Volunteer At Your Kid’s School

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This is a public service announcement on behalf of all of the teachers out there.

They need a hand.

Not a round of applause, though I think they deserve that too, they need your help.

I, honestly, never realized how much work that teachers have outside of classroom instructional time.  I mean what else is there, prepare a little, grade a few tests.

Au contraire, mon frère.

I’ve volunteered from home in the past. They never sent me that much to do.  That would be because a lot of it is too big, too heavy, or too something else for my kids to carry to me.

This year I have been going in once a week (on Pato’s day off so he can have Nano), alternating between both of the girls’ teachers.  I asked if Jordan’s teachers needed help.  They said no. Whatever.  I didn’t want to help you anyway. :)

Here’s some of the things I have had to do, spending 4-5 hours a day doing these little things, and there is always more to do when I leave.

I burned out a pencil sharpener.  It actually just overheated a few times. Sharpened pencils means that the kids aren’t constantly at the pencil sharpener all day long.  This one is actually odd to me.  Community supplies means that all of the pencils go in a box.  The teacher gives a fresh one to each of the students once a week.  25 kids each going up to sharpen their pencil is a lot of noise, a lot of time, and probably a bit of screwing around.

Remember the days when we kept our pencils in our desk and they were all ours?  Yeah.  That doesn’t happen in elementary school anymore.  At least not at our school.

I’ve torn out and separated every single sheet out of the math workbook. Jordan used to just get the whole book to work out of.  It might be because he lost a few that they aren’t allowed to keep them book themselves anymore. :) Each sheet gets torn out, separated, and the teachers send one home each night.  25 books.  13 units.  That took me more than a few hours to do.  Sounds easy.  It is.  Just doesn’t go as fast as you think it might go.

I have gotten to know the paper cutter (I swear it’s the same one that they had in the office when I went to school here) and the die cutter very well.  I’ve gone through more glue sticks than most kids do in a single school year. Then I have made multiple displays of kids’ projects outside the classrooms on the walls.  Those dancing snowmen don’t hang themselves.

Remember these?  Dear Scholastic: If you could just stack the book orders inside the cover instead of making the need to separate each and every book order that would be awesome.  Also, when you have different book order forms going out in the same month, it would be nice if there were the same number of order forms for each one.  And stop raising your prices if you want parents to buy books through you to help the school instead of getting them cheaper on amazon or half.com.  I can’t afford to buy one book from you for $10 when I can get the same book for $3 with $2.45 shipping somewhere else.

I’ve done all that on the list.  I’ve cut apart more laminated things than I can count, I’ve made flash cards for the kids, I’ve punched holes, I’ve read to students and had students read to me, I’ve helped kids wrap their Christmas presents they made for their loved ones, and so much more.

There is seriously a never ending list of tasks that need to be done and without help I don’t know how teachers have any time whatsoever to spend with their families.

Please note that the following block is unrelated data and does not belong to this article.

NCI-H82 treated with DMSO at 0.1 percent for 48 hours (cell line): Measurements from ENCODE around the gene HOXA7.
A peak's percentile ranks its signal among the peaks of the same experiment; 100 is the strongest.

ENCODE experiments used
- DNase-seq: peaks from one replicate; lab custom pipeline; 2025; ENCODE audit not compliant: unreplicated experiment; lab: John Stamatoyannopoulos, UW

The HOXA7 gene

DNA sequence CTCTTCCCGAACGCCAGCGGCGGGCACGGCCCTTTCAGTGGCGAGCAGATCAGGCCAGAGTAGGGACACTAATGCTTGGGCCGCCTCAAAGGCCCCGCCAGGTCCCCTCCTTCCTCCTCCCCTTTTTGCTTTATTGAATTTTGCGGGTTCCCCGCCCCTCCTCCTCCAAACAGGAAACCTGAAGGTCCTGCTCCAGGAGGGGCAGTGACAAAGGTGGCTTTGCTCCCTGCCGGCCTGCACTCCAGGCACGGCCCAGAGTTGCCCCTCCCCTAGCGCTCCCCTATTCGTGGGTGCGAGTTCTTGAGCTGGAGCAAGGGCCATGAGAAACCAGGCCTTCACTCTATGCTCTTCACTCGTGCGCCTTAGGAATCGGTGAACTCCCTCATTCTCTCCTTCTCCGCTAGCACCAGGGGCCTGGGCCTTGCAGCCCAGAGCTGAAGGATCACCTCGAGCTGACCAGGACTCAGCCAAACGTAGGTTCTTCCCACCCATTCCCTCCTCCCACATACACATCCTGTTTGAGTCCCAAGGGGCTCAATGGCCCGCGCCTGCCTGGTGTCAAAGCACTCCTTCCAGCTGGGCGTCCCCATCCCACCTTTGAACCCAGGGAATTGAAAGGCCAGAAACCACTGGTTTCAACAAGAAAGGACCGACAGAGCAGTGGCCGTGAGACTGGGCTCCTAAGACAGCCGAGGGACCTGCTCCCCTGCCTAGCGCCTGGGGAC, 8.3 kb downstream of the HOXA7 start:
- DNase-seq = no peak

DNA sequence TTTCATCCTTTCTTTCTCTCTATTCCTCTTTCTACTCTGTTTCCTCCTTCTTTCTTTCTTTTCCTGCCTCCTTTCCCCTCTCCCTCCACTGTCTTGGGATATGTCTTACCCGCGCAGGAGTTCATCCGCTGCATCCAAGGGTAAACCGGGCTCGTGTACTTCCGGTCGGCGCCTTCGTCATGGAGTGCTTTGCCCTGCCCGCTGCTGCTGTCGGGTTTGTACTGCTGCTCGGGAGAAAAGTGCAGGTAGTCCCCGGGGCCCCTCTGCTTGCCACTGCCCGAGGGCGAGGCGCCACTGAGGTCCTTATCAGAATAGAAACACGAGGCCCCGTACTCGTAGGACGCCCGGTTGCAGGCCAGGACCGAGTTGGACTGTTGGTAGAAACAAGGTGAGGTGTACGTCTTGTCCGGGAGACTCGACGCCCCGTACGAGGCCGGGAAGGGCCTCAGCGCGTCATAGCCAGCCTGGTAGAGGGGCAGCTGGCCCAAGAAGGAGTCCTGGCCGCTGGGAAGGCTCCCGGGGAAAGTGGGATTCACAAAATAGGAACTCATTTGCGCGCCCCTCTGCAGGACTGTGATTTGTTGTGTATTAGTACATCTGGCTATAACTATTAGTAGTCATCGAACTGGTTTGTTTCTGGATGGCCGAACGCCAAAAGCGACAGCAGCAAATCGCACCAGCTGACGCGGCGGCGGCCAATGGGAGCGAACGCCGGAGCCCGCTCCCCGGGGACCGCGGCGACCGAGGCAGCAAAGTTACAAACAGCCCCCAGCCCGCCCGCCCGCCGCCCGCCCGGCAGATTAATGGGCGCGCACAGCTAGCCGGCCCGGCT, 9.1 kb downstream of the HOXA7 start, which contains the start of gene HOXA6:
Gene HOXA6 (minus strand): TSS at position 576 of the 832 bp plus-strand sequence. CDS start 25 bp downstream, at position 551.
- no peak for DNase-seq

Bonus: I alternate having lunch with each of my girls every other week.  I’m known as Kat’s mom or Alyce’s mom depending on which week it is.

Take some time and ask your teacher what you can do for them.

If you don’t have time to physically volunteer, I know there is always a needed list outside of my girls’ classrooms.  Right now Leecy’s class needs:

AA batteries, Clorox Wipes, board games (used or new)

Somethings that when you buy multiple, add up to quite a bit, but if each family would buy one of two of something, isn’t too expensive, and helps out the teacher a lot.

K. That’s my PSA for today.

Have a great day!

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  • http://www.searchingforhappy.com Alex@swiss chard chips

    Good for you! I have a lot of respect for parent volunteers. I hear a lot of people complaining, but only a much smaller number are willing to step up and volunteer to help.

  • Kathy Ann Manning

    Wow, Heather, I am so proud of you, you little helper,you! All my love, Mom

  • http://blogs.lancenet.com.br/tironi/2012/10/24/ainda-somos-bons-dentro-de-campo-e-muito-ruins-fora/ Enid L. Sosa

    When I was in high school. I went to an experimental place called School Without Walls. It was very flexible. If I wanted to listen to music all day, I could. There were teachers who monitored our progress, and we were supposed to write up some kind of plan. So if you were interested in music, you would say, I’m planning to go to the Eastman School of Music to study style change in music, and here are some books I’m going to read. I took a chemistry class one time at a lab at the University of Rochester Medical School. The teacher was a volunteer, and there were two people in the class. I’d bought a textbook that had a good-looking cover design—because that’s important—and started reading. With any of these little self-motivated, self-teaching projects, I never really got past chapter two. I learned about the close packing of spheres and maybe vapor pressure and a hint of Boyle’s law. And then I played the bassoon in the lab—the acoustics in that lab were perfect. It just echoed, and you could really make the pipettes jingle. I bicycled all over the city with my bassoon bungee-corded to my back. I always had it with me. It was a very strange life.

  • Rachelle

    Good to hear lots of moms helped.

    By the way, thanks for sharing Heather.

    Rachelle of House Cleaning Great Falls VA